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Major League Soccer to add 4 teams by 2020 season
KANSAS CITY, KAN. (AP) - Major League Soccer isn’t content to rest once its latest franchise joins the fold in 2015.
Instead, the league plans to expand to 24 teams by the 2020 season.
Commissioner Don Garber announced MLS’s plan to add four more clubs during halftime of its annual All-Star game Wednesday night. The location of the teams has yet to be decided, but Garber said the league has already had discussions with potential owners.
“The strength, passion and vision of the MLS ownership group is the foundation behind the success of our league,” Garber said in a statement. “We look forward to adding new partners with the same commitment to the sport and love of the game.”
Garber told The Associated Press during an interview this week that the issue of expansion would be discussed “in great detail” during a meeting of league owners on Wednesday.
“As MLS enters a period of accelerated growth,” Garber said, “the addition of new teams will allow us to expand our geographic coverage, grow our fan base and help us achieve our vision of being among the best leagues in the world by 2022.”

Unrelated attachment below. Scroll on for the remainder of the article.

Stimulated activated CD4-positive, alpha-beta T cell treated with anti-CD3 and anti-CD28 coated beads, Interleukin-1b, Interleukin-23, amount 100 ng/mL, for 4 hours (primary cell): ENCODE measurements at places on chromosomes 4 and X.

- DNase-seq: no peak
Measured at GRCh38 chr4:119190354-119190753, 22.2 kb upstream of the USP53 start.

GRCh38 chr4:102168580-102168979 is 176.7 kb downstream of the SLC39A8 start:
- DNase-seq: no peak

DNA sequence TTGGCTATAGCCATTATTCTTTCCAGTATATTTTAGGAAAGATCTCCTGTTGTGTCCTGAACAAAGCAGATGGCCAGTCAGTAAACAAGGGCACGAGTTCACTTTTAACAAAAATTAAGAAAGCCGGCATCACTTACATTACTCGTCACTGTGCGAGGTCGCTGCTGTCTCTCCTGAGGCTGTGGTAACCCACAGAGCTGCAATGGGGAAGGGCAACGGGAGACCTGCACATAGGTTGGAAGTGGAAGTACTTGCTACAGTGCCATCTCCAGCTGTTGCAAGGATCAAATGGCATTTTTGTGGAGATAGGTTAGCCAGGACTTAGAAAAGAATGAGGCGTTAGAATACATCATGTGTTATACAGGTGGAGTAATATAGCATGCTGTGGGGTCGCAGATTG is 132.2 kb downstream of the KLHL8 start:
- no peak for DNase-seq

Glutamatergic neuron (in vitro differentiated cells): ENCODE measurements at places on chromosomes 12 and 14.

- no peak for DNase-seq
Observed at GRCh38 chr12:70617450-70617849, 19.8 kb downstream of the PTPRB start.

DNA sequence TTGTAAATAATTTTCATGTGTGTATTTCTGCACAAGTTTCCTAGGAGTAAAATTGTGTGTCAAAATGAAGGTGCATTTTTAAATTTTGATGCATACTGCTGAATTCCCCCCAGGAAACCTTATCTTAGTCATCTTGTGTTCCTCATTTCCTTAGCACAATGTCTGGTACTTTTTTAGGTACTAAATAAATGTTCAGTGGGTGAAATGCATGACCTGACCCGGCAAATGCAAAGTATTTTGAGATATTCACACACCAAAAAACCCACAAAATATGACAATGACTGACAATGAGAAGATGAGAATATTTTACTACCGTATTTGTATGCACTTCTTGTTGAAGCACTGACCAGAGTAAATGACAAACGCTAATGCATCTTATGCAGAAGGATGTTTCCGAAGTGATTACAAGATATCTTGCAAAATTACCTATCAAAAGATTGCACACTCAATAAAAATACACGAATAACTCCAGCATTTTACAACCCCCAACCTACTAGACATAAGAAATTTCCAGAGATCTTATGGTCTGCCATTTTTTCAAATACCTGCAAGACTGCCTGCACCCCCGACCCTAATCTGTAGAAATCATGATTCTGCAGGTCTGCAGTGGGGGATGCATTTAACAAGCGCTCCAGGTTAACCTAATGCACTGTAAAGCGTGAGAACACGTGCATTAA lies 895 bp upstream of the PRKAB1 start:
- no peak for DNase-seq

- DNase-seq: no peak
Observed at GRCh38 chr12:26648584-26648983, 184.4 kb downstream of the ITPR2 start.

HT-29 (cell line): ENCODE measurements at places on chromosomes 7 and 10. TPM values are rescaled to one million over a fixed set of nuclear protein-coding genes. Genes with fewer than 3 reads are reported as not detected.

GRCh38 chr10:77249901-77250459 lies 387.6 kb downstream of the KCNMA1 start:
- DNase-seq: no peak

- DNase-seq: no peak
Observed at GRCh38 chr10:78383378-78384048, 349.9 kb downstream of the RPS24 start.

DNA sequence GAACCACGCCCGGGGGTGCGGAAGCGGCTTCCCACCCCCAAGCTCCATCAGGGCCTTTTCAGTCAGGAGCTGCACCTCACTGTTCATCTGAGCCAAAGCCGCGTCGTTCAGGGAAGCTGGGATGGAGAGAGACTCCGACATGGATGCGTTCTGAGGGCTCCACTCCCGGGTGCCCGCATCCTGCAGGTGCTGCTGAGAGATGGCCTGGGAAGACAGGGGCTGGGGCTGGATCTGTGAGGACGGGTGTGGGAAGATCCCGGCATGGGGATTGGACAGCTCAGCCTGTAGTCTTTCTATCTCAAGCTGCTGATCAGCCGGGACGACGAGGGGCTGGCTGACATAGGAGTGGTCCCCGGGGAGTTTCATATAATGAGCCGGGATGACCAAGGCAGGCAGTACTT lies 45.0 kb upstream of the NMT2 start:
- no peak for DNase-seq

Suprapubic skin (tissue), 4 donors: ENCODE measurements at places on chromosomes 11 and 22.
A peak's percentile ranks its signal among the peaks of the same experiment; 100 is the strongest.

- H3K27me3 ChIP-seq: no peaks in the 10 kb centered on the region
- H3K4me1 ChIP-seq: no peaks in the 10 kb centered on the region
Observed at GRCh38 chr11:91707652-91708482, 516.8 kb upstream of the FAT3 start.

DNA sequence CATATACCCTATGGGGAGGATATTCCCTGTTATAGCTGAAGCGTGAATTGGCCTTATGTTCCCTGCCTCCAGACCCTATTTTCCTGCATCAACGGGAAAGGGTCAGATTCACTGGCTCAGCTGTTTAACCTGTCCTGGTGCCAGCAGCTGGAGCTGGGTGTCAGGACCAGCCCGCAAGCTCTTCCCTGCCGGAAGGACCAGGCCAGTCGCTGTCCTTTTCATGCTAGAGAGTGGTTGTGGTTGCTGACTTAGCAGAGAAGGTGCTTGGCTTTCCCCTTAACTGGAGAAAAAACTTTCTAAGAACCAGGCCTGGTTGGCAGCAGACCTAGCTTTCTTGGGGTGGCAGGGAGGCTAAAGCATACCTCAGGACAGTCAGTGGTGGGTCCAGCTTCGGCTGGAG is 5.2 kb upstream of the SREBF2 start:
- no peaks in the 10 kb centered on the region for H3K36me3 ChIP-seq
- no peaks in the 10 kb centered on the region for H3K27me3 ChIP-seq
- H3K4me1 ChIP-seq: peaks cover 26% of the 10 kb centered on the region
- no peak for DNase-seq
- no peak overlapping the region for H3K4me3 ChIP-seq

MLS will have added 10 new teams since the 2005 season when New York City FC begins play, and Garber said that has helped to spearhead a significant growth in the game in the United States.
“These expansion clubs have contributed to the vitality of our league,” he said, “bringing passionate fans, new traditions and committed owners with new ideas.”
One of the most intriguing ownership possibilities is former Los Angeles Galaxy star David Beckham, whose MLS contract included an option to purchase a franchise when his career ended.
Beckham has been linked to businessman Marcelo Claure, who owns Bolivian team Club Bolivar. The two appear interested in putting a team in Miami, where Claure’s wireless company Brightstar Corp. is based. Beckham has said he plans to reveal his MLS intentions in the next few months.
“The foundations are now there for this sport to continue to grow,” Beckham said last fall. “I’ve seen it grow in the last six years, and we all want it to continue to grow. My commitment as an owner, people will be well aware of that in the new year, and hopefully where that will be. And like I said, my commitment as an ambassador for this sport and this country won’t change.”
It makes sense that potential owners are lining up for an MLS franchise.
They can be had for a fraction of what a Major League Baseball or NBA team would cost _ it cost English club Manchester City and its partner, the New York Yankees, an expansion fee of $100 million to launch New York City FC. Yet surging attendance and modest but consistent television growth appear to indicate that the league is becoming a valuable investment.
That’s certainly changed from the early days of MLS, when an ownership group could acquire a franchise for less than $10 million and the league was fighting for survival.
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